There are three main types of sleep apnea:
- Obstructive sleep apnea (OSA), which more than 80% of sleep apnea patients have, occurs when enlarged and/or relaxed throat muscles obstruct your upper airway, blocking air from entering and leaving your lungs.
- Central sleep apnea (CSA), so named for its relation to the central nervous system, occurs when the brain stops signalling for the body to breathe until it detects a lack of oxygen and/or a heightened level of carbon dioxide that needs to be exhaled.
- Complex sleep apnea (CompSA) is a combination of OSA and CSA. Here are more details on the different types of sleep apnea.
Eventually your brain senses that you’ve stopped breathing and causes you to wake up just enough to gasp and start breathing again.
Then you fall back to sleep and the cycle begins again. This can happen more than 120 times every hour, even though you may not remember waking up.
As you can imagine, apneas put immense short- and long-term strains on the body.
Short-term effects of sleep apnea
Of course apneas cause the immediate life-threatening danger of not inhaling enough oxygen (or exhaling enough poisonous carbon dioxide). But the body’s constant waking due to these apneas can also cause sleep deprivation. This can lower people’s energy and attentiveness the next day, negatively affect their moods and relationships with others, and raise the risk for memory loss, cognitive impairment and injury.
Long-term effects of sleep apnea
Untreated sleep apnea has been linked to an increased risk for other chronic and life-threatening conditions such as hypertension (high blood pressure) and heart failure, as well as poorer glucose control in patients with type 2 diabetes.
The first step toward treating sleep apnea and living healthier is recognizing the signs and symptoms of sleep apnea and asking your doctor to get screened and tested. Roughly 80% of people with sleep apnea don’t know they have it, partly because they can never witness their own nighttime symptoms.
Common sleep apnea symptoms
While snoring is still the strongest predictor of sleep apnea in men and women, not everyone who snores has it. And more important, not everyone who has it snores. Below are other common sleep apnea symptoms:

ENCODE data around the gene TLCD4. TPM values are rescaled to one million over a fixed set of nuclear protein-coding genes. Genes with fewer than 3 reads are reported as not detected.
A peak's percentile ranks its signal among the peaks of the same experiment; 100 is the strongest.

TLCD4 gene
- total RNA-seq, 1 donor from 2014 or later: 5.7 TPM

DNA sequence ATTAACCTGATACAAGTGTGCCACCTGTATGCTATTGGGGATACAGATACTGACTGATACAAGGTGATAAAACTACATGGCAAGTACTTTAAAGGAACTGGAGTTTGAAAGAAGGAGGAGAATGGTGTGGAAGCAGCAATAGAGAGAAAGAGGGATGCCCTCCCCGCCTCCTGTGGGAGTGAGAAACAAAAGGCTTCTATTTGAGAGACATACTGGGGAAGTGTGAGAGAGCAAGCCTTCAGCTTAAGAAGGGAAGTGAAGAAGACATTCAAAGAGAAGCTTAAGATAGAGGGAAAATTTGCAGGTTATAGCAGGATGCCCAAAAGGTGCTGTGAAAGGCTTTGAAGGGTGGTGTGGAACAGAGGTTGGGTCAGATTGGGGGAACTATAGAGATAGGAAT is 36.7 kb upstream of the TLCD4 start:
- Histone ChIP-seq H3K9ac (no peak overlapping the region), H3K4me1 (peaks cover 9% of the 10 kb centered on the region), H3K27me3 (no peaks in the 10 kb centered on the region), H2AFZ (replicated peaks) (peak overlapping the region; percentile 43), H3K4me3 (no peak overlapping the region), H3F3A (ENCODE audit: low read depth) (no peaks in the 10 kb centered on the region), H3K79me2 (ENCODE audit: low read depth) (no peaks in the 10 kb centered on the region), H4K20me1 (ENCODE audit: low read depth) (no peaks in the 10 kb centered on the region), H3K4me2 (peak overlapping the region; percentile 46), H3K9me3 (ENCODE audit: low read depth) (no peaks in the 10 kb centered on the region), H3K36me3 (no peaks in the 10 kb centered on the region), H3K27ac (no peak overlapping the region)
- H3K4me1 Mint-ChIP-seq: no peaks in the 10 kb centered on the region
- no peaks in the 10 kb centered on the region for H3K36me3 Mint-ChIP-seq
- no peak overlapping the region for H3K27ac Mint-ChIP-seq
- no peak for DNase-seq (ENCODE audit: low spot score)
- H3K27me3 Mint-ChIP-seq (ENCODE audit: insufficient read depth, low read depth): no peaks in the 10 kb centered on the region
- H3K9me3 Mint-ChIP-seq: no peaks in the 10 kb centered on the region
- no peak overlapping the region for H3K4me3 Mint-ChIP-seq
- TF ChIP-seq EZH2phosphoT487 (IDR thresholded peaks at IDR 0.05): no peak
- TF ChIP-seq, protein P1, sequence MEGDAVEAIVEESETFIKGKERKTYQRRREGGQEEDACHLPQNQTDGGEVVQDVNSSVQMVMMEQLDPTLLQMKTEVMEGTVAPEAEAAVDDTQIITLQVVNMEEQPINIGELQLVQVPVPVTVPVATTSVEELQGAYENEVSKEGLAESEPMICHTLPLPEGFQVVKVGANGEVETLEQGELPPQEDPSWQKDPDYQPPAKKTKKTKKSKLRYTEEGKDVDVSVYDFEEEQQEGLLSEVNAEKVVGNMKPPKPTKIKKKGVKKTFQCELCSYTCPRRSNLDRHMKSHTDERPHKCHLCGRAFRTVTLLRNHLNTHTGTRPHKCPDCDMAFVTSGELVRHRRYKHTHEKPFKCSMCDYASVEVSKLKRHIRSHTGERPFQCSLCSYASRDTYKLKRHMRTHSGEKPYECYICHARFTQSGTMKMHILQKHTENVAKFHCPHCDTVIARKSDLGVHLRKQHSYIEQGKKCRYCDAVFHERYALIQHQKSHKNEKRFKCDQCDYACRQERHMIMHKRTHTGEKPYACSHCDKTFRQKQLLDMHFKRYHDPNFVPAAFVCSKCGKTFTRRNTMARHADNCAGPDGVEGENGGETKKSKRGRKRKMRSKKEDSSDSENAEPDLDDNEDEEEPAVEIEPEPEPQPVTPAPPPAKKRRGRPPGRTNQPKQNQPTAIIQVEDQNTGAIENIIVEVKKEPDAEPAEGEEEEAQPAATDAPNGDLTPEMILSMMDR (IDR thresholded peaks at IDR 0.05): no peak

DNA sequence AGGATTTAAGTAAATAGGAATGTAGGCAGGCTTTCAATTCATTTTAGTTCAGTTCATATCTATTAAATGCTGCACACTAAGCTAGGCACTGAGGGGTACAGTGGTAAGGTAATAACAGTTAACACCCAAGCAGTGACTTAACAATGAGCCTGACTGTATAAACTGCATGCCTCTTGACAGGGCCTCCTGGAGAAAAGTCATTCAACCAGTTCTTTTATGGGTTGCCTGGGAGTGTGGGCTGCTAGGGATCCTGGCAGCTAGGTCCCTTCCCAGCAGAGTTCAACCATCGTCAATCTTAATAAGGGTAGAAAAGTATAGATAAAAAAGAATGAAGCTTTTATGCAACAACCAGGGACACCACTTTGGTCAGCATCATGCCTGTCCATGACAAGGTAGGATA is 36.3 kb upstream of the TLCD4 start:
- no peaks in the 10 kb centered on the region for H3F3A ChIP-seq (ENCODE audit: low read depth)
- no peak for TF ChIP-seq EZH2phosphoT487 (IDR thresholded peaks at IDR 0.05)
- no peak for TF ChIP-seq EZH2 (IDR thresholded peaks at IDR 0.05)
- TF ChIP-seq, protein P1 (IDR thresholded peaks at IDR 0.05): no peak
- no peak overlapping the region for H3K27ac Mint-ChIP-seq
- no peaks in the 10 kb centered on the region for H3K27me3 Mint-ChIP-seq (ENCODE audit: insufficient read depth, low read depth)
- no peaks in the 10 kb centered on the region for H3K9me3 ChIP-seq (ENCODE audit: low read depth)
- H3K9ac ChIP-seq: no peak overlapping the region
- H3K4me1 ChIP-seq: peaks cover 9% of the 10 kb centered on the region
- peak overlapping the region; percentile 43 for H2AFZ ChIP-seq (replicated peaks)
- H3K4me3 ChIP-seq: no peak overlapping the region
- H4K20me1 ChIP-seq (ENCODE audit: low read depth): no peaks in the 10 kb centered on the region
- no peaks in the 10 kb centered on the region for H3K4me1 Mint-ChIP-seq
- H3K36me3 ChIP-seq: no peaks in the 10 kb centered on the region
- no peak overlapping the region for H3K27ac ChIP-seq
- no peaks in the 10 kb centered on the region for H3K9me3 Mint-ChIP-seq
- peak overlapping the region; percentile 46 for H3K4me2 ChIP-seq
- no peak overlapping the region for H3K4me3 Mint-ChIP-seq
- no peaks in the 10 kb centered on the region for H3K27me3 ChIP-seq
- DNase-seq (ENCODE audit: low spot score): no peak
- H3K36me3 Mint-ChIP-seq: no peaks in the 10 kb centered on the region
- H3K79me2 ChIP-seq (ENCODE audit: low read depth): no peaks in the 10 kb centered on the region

- Constant tiredness
- Poor concentration
- Night sweats
- Weight gain
- Lack of energy
- Sexual dysfunction
- Frequent urination at night
In addition, women often show subtler, atypical symptoms such as insomnia, morning headaches, depression and anxiety. These symptoms often lead to misdiagnoses such as depression, insomnia or menopausal side effects. If you have these symptoms, be sure to ask your doctor about whether you might have sleep apnea.
The benefits of sleep apnea treatment
What are the benefits of treating sleep apnea? When left untreated, sleep apnea can negatively affect your energy levels, productivity and mental well-being. It can also have long-term, adverse effects on your heart, metabolism and overall health. Sleep apnea can affect anyone, fit or overweight, old or young, male or female. It can even affect children. A few of the common symptoms are:
- Loud snoring
- Lack of energy
- Daytime sleepiness
- Morning headaches
- A partner or family member notices that you stop breathing during sleep
Effective treatment of sleep apnea has been shown to help alleviate these symptoms, which can lead directly to a healthier mental outlook and improved well-being. If you think you or someone you know might have sleep apnea, it’s important that you talk to a doctor or health care professional. Be sure to let your doctor know if any of the following apply to you:
- I’ve been told that I stop breathing during sleep.
- My family tells me I snore.
- I’m tired all day even after a full night's sleep.
- I have no energy.
- I frequently wake up with a headache.
- I nap anytime and anywhere I can.
A home setup is similar to that in a clinic, hospital or sleep lab, with the added comfort and convenience of staying at home. Prior to the night of the sleep study, a sleep clinician will have shown your patient how to apply the sensors and monitors, and how to use the recording device during the night.
On the night of the sleep test, the patient should simply follow a normal evening routine, then attach the monitors and begin the recording before sleeping. In the morning, they simply remove everything as shown and return the recording device to the clinic, hospital or sleep lab.
A simpler home setup can be performed using ResMed’s ApneaLink Air, a compact, lightweight and easy-to-use home sleep testing device. The ApneaLink Air is capable of recording up to five channels of information, including respiratory effort, pulse, oxygen saturation, nasal flow and snoring.